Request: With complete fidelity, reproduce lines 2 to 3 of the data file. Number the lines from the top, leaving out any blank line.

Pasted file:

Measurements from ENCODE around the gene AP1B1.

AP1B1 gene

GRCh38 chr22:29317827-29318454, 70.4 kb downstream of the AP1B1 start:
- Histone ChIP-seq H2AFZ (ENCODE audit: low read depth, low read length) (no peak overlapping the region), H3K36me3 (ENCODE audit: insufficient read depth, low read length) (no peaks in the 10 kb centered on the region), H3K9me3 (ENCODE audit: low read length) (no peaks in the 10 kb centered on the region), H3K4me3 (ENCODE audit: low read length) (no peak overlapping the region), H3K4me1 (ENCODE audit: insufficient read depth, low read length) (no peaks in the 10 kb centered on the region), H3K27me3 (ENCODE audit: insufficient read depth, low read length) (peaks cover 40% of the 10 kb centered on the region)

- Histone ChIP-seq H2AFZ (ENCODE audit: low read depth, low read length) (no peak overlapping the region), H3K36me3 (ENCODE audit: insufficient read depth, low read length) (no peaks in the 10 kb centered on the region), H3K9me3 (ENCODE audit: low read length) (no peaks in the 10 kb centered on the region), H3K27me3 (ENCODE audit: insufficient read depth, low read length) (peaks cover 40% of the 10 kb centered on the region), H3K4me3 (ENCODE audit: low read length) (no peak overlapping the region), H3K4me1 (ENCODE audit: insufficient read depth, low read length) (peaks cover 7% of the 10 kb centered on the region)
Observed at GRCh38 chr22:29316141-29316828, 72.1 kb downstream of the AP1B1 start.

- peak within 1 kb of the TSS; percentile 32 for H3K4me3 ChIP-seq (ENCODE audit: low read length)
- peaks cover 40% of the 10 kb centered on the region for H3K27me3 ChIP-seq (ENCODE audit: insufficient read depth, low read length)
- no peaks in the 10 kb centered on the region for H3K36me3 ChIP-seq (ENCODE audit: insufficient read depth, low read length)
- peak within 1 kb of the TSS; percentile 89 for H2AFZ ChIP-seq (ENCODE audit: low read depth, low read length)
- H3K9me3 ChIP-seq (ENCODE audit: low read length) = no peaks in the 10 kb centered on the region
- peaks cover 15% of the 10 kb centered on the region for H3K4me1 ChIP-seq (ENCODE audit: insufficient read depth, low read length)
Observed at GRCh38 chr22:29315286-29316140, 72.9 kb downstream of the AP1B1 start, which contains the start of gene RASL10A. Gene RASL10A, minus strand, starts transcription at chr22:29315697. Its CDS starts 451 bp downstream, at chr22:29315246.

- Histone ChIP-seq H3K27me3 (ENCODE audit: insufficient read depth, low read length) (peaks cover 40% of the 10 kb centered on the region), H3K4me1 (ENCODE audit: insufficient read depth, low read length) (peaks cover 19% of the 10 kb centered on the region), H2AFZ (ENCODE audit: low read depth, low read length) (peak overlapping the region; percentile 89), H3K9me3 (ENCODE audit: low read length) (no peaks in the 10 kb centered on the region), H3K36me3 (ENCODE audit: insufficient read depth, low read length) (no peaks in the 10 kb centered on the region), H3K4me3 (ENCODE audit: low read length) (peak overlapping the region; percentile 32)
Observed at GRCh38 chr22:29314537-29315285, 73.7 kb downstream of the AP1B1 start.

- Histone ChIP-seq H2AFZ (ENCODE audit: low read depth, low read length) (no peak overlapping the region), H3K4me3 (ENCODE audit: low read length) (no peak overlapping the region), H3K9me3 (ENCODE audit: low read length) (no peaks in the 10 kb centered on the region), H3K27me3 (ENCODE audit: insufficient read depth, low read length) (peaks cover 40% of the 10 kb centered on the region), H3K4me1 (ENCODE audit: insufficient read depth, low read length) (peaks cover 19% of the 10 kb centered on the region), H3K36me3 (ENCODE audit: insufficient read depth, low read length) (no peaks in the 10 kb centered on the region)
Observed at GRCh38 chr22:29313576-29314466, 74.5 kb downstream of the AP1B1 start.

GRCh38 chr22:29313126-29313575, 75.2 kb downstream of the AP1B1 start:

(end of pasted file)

AP1B1 gene

GRCh38 chr22:29317827-29318454, 70.4 kb downstream of the AP1B1 start: